I of The Needle
Oran Mór, Glasgow, until Sat 12 May
Foucault saw identity, who and what we think we are, as something fluid and changeable, a product of cultural circumstances. It’s a similar concept Adrian Osmond seeks to explore in his new one man play directed by Paddy Cunneen, for this season’s A Play a Pie and a Pint. As Osmond explains, ‘It’s about a man attempting to uncover his own identity.’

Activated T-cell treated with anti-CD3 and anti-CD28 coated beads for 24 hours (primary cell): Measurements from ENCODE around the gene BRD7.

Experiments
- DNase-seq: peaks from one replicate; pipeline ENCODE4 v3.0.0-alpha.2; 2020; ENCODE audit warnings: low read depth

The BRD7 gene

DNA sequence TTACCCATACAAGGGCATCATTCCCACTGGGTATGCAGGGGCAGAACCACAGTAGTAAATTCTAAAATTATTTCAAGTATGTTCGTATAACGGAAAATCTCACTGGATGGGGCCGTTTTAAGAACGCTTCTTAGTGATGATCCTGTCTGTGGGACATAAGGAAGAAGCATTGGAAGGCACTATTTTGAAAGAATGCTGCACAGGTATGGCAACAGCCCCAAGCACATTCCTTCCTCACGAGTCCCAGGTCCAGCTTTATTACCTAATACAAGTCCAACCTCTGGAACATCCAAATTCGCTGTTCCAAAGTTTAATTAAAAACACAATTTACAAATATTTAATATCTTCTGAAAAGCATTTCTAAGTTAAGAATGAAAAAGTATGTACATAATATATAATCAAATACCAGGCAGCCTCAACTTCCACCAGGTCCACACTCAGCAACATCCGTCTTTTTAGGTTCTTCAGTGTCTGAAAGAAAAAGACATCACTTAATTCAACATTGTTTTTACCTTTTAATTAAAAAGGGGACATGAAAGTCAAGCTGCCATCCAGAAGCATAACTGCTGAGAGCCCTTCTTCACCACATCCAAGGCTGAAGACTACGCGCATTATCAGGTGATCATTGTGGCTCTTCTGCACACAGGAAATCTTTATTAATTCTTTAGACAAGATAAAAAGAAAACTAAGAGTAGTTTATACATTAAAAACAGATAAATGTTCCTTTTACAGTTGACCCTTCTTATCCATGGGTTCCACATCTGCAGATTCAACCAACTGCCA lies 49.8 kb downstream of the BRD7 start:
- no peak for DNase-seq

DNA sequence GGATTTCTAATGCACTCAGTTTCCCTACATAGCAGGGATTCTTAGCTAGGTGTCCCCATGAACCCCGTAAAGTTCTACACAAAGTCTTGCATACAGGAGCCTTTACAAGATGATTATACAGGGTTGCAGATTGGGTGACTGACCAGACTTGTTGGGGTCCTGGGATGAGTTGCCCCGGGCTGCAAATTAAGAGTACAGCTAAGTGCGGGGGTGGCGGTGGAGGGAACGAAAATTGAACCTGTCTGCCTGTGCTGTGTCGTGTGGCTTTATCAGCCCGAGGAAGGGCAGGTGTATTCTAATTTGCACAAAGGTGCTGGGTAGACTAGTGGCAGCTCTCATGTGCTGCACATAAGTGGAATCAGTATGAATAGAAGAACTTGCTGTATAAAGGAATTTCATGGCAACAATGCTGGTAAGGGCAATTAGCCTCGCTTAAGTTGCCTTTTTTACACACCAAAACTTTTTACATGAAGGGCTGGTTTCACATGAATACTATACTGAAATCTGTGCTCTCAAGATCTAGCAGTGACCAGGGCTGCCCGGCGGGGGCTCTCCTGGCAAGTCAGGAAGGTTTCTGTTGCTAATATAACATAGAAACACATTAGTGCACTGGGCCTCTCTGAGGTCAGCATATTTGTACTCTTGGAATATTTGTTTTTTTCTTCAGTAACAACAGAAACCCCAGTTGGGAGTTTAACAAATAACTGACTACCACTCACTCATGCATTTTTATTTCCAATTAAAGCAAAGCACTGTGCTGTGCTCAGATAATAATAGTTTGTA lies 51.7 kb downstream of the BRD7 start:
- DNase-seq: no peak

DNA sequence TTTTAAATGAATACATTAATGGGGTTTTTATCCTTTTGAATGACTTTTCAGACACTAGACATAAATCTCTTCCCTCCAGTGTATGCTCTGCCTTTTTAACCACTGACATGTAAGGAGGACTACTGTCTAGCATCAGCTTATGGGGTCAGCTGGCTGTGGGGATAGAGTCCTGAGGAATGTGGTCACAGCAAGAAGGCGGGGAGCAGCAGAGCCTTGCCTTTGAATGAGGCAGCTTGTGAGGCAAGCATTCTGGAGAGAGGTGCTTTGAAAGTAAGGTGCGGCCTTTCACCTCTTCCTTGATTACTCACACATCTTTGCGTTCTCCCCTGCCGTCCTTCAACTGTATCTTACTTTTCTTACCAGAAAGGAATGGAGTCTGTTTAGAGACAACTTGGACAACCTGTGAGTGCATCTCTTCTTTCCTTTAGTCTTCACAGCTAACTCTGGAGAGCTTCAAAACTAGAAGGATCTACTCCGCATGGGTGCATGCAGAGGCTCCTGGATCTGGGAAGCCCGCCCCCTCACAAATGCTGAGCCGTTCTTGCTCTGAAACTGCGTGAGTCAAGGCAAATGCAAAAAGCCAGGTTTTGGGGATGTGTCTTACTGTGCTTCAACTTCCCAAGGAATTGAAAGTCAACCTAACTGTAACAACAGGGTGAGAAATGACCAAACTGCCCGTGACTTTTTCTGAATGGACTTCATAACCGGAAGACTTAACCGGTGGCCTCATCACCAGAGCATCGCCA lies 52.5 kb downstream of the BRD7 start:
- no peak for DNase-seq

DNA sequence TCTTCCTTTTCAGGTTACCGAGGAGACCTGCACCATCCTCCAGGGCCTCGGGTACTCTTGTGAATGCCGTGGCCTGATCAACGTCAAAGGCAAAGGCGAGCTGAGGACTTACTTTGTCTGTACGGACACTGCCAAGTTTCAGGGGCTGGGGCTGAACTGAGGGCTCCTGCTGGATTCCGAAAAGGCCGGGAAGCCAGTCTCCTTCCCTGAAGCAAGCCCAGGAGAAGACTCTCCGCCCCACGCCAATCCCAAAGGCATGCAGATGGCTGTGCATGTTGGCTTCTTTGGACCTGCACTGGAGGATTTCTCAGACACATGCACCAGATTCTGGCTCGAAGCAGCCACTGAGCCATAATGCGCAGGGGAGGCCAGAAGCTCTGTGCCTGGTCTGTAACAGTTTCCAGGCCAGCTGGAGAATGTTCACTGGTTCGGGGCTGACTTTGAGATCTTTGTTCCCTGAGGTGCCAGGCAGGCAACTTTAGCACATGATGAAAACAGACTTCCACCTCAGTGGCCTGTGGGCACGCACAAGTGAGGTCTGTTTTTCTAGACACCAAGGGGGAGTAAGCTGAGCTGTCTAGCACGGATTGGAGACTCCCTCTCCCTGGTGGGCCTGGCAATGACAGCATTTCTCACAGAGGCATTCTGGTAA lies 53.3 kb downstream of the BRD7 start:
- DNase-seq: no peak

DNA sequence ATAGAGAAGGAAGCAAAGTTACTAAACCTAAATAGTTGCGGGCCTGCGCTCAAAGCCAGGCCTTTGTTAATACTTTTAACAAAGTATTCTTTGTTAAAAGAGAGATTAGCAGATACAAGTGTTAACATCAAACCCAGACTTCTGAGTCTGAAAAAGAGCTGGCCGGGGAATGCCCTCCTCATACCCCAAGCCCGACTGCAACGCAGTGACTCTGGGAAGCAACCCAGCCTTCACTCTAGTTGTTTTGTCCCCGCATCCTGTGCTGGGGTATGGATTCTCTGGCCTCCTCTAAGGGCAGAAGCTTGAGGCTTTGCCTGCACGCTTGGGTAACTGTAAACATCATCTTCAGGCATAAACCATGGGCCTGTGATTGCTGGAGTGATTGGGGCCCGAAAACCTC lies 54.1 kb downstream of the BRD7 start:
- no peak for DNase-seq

Playwright and performer Osmond describes his piece as ‘a man unravelling his identity. It’s like a loose thread that you can’t help but pull and once you do, everything unravels. By placing him in everyday situations like job interviews where he’s forced to answer questions, he begins questioning his own choices. But where do the questions end?’ The still twentysomething Canadian director has been acclaimed for his work at the Arches and the Tron. ‘This production takes me outwith my comfort zone as I’ll be acting in my own piece. It’s a journey for me and the character,’ he says. With a background in playwrighting, acting and directing, for plays, operas and musicals, he has experience of a multitude of styles. While this is primarily a play, he describes the language as rhythmic. ‘It looks at how all our decisions, big or small, from what train we get to what magazine we read, ultimately affects our life.’ This intriguing play is followed a week later by Jane Duncan’s Father Son and Holy Smoke examining three generations of prejudices within one family.